SOUTH JORDAN — From youths performing Indian classical dance and song to priests conducting Hindu rituals, this weekend’s Maha Kumbhabhishekam festival is an opportunity for Utahns to learn about their Indian-American neighbors.
All are welcome to the celebration, which will culminate with the rededication of the Sri Ganesha Hindu Temple of Utah, which has been significantly expanded and renovated, said Savithry Mahalingam, treasurer of the temple’s board of trustees.
The elaborate ceremonies, which began Thursday and conclude Sunday with the temple dedication, “will homogenize, synergize and unite the mystic power of the deities while consecrating the deities in the newly expanded temple,” she said.
Primarily, the festival marks an occasion of purification and rejuvenation, said Venka Subramanyan, a member of the event's steering committee.
Maha Kumbhabhishekam, the rededication of the temple, is performed once every 12 years. Sanctified vessels containing sacred waters will be carried to the top of the top of the temple spire or Gopuram and poured over the shining spires called kalashas. This ceremony dedicates the temple.
The events, which also include cultural events and regional booths, start Saturday and Sunday at 10:30 a.m. at the temple and Indian Cultural Center, 1142 W. South Jordan Parkway.
Saturday's events include rituals for the Hindu deity Lord Vishnu. A special pooja, or prayer ritual, will be performed for Lord Ganesha and Lord Shiva on Saturday night.
The expansion of the temple and construction of the 40-foot Gopuram is the culmination of years of work for Hindus in Utah, who organizers say number about 5,000.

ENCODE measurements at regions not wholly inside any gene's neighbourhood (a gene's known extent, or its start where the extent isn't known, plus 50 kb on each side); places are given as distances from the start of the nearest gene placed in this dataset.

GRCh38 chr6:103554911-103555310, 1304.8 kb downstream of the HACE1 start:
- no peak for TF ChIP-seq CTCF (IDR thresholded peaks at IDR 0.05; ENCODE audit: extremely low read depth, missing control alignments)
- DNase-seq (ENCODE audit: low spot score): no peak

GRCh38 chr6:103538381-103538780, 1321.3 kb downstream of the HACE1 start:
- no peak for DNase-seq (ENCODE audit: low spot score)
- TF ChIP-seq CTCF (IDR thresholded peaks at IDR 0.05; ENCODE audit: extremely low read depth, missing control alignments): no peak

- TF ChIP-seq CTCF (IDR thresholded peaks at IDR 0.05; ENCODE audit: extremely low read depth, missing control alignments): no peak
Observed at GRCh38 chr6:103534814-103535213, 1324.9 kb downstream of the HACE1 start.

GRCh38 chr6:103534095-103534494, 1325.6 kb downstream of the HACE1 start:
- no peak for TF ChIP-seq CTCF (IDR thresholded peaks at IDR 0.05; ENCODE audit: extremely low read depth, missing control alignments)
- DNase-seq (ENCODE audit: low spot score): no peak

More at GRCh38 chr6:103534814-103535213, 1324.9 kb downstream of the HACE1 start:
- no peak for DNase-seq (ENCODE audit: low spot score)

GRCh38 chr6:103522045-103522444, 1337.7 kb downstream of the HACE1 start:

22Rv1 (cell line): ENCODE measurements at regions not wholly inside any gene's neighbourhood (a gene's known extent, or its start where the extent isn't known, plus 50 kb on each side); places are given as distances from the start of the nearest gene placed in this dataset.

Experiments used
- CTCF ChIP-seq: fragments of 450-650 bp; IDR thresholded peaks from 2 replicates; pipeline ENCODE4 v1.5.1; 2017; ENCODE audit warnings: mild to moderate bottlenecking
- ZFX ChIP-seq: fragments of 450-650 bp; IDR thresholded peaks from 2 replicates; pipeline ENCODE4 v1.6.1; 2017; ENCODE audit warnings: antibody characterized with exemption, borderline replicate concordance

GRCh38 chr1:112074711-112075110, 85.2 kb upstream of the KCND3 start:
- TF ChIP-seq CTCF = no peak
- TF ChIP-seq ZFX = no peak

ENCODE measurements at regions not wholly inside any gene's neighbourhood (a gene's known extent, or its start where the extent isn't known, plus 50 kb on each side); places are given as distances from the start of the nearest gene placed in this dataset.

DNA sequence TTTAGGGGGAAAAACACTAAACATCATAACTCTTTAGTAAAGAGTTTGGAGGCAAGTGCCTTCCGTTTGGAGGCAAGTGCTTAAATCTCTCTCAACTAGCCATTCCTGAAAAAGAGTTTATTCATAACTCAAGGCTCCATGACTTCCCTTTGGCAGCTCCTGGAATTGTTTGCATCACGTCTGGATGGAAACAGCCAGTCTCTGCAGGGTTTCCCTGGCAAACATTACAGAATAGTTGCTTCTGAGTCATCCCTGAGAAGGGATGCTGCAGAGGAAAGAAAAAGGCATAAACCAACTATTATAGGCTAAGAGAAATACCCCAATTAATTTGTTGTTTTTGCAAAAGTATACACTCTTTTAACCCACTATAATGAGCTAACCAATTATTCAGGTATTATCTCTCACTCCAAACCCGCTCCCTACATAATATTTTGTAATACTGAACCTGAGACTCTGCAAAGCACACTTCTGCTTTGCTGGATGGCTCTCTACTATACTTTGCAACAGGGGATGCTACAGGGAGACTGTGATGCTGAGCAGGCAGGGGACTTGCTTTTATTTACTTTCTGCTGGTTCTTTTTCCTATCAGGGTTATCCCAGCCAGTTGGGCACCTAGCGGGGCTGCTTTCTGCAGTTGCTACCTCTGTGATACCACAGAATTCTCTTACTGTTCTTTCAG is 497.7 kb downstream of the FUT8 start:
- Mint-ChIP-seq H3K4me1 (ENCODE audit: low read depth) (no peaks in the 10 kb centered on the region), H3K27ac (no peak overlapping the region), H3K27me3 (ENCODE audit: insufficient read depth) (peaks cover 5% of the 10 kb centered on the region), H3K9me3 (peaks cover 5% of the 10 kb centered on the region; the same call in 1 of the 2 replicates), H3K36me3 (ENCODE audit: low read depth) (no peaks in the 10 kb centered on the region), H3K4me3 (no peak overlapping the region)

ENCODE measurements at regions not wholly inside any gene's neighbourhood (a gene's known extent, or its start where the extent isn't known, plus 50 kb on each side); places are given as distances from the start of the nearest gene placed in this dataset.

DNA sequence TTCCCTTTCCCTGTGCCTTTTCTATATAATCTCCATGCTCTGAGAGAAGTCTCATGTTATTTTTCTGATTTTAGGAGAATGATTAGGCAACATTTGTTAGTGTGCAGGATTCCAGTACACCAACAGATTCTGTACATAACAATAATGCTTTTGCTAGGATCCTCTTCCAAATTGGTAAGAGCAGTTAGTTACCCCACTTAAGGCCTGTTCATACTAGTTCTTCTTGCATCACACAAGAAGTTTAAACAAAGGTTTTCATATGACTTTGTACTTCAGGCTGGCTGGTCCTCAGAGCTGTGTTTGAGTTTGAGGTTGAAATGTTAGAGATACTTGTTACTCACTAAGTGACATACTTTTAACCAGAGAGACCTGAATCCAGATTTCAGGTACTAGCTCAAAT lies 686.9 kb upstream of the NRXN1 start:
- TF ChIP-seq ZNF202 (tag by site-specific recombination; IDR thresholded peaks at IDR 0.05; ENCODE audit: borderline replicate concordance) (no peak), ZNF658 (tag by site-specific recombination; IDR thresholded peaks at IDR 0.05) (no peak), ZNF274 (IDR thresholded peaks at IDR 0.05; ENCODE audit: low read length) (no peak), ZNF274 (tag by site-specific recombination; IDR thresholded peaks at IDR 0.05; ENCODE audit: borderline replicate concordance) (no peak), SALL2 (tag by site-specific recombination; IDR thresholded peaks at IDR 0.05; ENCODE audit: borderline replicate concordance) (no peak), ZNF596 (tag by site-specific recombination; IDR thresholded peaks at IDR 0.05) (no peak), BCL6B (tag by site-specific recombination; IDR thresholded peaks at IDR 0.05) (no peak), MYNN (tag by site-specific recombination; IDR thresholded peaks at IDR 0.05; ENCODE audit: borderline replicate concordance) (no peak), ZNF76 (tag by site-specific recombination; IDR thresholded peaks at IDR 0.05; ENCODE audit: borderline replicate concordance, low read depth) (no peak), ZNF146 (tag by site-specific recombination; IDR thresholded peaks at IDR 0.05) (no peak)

To understand the significance of the temple rededication, the parents of many Indian-American who emigrated to the United States over the past four decades have traveled to Utah to be part of the festivities, Mahalingam said.
The construction of a Hindu Temple in Utah had been in the planning stages since 1993. The original temple was consecrated in 2003.
The temple expansion began in 2012. It doubled the size of the existing temple hall and includes individual shrines for Hindu ditties, an expanded entrance and courtyard and construction of the Gopuram in the front of the temple.
The project also includes new priests quarters to better accommodate the faith community's three full-time priests, who are from India.
The project, budgeted at $2.65 million, was led by the Temple Development Committee. NJRA Architects designed the expanded temple and tower, and it has been built by Hunt Construction.
Mahalingam said a growing number of Indian-American are relocating to Utah and surrounding states. The temple expansion reflects that growth.
Some are university students or professionals. "The economy here is great. There a lot of jobs here," she said. "Salt Lake City has a lot to offer."
It is also a comfortable place for to practice their faith, she said.
“We are very lucky to be in a community that is very welcoming, very opening to other cultures."